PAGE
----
The Eurasian hobby (Falco subbuteo Linnaeus, 1758) is a bird of prey belonging to the Falconidae family.
From the systematic point of view it belongs to the Eukaryota Domain, Animalia Kingdom, Phylum Chordata, Aves Class, Neornithes Subclass, Neognathae Superorder, Falconiformes Order, Falconidae Family, Falconinae Subfamily and therefore to the Falco Genus and to the F. subbuteo Species.
Geographic Distribution and Habitat –
The Eurasian hobby is a bird of prey whose distribution range includes Eurasia and Northern Africa. It is present throughout Europe, except the south-eastern regions, and in the temperate parts of the Asian continent.
In Italy it is widely distributed at medium-low altitudes and also in the plains, very localized in Sicily and Sardinia; moreover it is also present on the entire Alpine chain, up to over 1000 meters of altitude.
Its European habitat is preferably that of not too thick woods interspersed with open areas while in northern Italy it also nests in industrial poplar cultivations along rivers.
It is a migratory species that lead it to spend the winter in sub-Saharan Africa.
The Eurasian hobby is a small bird of prey, with a total length of 30-36 cm, a wingspan of 80-92 cm, for a weight of 150-340 grams and with sexual dimorphism where the female is of greater proportions.
The upper livery is bluish black, with a greyish head, the nape marked by white spots and the wings edged with rust yellow; the lower parts are streaked with black on a white or yellowish background.
In young subjects the bluish black of the upper parts is marginated with yellow-rust, the spots on the nape are larger and yellowish in color; the abdomen, the undertail and the breeches are also yellowish.
The tail presents itself with the blue coxswains above that turn to gray in the lower part, always marked by red-rust transversal spots.
The breeches and the undertail are of a rusty-red color, whilst the eye is brown, the periocular space, the wax and the feet are yellow, and the beak light blue at the base and darker at the tip.
The beak is short, hooked, bluish-gray with yellow wax (adults), gray or greenish (young).
The verse is characterized by a series of loud and sometimes pulled “ghie”, dry and fast “kikiki …”, etc.
The flight is fast, with rapid wing beats and short glides.
In the Falco subbuteo the breeding period goes from May to August.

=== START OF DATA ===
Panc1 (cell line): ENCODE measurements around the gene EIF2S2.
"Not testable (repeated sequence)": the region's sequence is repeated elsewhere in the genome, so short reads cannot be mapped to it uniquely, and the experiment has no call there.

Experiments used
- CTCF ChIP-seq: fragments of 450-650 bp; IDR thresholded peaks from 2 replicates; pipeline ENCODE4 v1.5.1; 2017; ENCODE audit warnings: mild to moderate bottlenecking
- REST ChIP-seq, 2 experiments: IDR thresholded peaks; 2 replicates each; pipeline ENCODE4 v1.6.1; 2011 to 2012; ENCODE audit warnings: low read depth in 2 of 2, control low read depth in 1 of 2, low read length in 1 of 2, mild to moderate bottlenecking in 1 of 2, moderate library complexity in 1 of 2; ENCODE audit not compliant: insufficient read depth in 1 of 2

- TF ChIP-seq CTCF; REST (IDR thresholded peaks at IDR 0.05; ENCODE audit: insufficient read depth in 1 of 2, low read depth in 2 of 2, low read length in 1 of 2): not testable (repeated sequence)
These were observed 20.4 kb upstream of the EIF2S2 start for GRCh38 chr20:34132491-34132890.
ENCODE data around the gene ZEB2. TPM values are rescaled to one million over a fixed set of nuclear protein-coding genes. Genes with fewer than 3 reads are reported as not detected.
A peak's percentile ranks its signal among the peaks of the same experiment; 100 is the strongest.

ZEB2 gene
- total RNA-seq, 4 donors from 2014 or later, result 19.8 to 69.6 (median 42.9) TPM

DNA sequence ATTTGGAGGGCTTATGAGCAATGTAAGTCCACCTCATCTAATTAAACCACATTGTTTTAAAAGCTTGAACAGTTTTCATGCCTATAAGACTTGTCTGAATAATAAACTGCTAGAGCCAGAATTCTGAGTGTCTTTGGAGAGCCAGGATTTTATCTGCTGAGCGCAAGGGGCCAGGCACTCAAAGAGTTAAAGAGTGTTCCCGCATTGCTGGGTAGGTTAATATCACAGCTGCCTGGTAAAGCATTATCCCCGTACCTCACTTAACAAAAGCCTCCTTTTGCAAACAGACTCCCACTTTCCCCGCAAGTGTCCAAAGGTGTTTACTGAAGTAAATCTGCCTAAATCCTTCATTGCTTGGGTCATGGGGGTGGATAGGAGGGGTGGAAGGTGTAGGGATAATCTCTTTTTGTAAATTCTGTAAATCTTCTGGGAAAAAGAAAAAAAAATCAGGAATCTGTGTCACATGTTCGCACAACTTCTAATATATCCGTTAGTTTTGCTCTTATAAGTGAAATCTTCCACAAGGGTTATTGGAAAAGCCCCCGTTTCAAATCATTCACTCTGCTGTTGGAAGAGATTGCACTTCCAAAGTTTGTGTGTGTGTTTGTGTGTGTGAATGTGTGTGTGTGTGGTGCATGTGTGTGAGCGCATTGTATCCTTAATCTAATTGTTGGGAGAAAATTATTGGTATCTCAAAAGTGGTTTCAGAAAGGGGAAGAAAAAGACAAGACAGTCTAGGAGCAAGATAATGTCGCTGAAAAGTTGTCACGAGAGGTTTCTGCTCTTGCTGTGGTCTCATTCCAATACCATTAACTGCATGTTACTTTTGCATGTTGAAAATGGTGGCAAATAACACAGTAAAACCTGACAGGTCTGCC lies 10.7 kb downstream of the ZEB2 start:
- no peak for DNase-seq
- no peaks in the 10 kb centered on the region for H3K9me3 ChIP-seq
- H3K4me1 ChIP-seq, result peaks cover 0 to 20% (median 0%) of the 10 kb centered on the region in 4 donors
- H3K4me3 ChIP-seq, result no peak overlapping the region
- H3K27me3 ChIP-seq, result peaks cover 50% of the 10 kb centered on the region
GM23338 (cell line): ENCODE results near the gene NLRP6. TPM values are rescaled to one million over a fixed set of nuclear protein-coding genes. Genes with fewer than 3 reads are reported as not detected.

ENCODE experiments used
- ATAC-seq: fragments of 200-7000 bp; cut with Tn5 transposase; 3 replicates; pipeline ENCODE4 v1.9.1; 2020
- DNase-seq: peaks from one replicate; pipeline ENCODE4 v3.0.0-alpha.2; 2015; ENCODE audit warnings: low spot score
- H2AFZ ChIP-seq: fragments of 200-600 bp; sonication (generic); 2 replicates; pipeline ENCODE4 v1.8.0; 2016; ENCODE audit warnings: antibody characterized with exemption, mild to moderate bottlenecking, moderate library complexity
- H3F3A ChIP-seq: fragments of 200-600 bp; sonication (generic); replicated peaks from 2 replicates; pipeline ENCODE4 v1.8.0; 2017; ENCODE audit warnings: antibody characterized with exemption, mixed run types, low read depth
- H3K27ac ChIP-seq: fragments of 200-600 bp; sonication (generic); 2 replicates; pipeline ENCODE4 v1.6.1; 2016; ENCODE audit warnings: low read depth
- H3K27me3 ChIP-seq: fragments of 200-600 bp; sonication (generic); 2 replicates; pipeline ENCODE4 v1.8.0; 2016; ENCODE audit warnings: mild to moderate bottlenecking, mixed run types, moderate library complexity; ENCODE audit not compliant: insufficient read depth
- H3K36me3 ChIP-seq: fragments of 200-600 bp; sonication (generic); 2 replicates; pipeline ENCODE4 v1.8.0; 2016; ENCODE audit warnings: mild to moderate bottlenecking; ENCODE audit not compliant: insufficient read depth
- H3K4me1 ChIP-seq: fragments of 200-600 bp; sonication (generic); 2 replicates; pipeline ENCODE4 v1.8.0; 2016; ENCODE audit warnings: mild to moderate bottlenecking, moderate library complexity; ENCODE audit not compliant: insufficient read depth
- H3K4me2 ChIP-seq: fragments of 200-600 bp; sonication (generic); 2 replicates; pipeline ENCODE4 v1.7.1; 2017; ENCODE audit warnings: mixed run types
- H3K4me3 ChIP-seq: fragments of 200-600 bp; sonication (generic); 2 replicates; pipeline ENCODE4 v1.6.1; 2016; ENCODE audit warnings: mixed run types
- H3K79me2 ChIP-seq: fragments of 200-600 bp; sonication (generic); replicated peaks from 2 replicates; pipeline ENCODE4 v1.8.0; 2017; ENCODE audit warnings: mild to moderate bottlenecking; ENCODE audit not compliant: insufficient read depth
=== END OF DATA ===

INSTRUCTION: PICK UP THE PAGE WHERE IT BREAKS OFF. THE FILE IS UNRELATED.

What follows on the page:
Males and females arrive together in the nesting places and share parental care, although it is the female who carries out the preponderant part of the hatching of the eggs, fed in part by the male.
This species nests on trees, usually in nests of corvids and other medium-sized birds, where it lays 2-5 eggs, of elongated shape, spotted especially around the obtuse end of reddish-brown on a white or greyish background; the incubation period lasts 30 days, with only one annual brood.
The offspring are nidicolous and take off around 4-5 weeks.
In nature it lives about 15 years.
Ecological Role –
The Eurasian hobby is a raptor with mainly diurnal-crepuscular, solitary, diurnal habits in migration.
It is a very lively and daring bird, competing in speed with any other bird. Its low and fast flight recalls that of the swift, since, like this one, it keeps its wings arranged in a sickle, moves them frequently and performs the most difficult evolutions with great speed. It usually settles on trees and very rarely on the ground.
Its diet is mainly represented by small birds and large insects, more rarely micromammals and reptiles.
In particular, the diet includes larks, swallows, swifts and sparrows. In addition to these and other birds, outside the nesting period, the Eurasian lodola feeds on flying insects, especially locusts, dragonflies and winged ants.
From the ecological point of view, it is important to underline how the wood pigeon (Columba palumbus) often nests near the nests of this bird of prey; it has been shown that, being the hobbyist very aggressive towards the crows, the wood pigeon reduces the risk of having its nest preyed thanks to this aggregation.
As regards conservation measures, the Falco subbuteo, in Italy, is a species subject to protection according to Article 2 of Law 157/92.
– Wikipedia, the free encyclopedia.
– C. Battisti, D. Taffon, F. Giucca, 2008. Atlas of nesting birds, Gangemi Editore, Rome.
– L. Svensson, K. Mullarney, D. Zetterstrom, 1999. Guide to the birds of Europe, North Africa and the Near East, Harper Collins Publisher, UK.
We suggest this purchase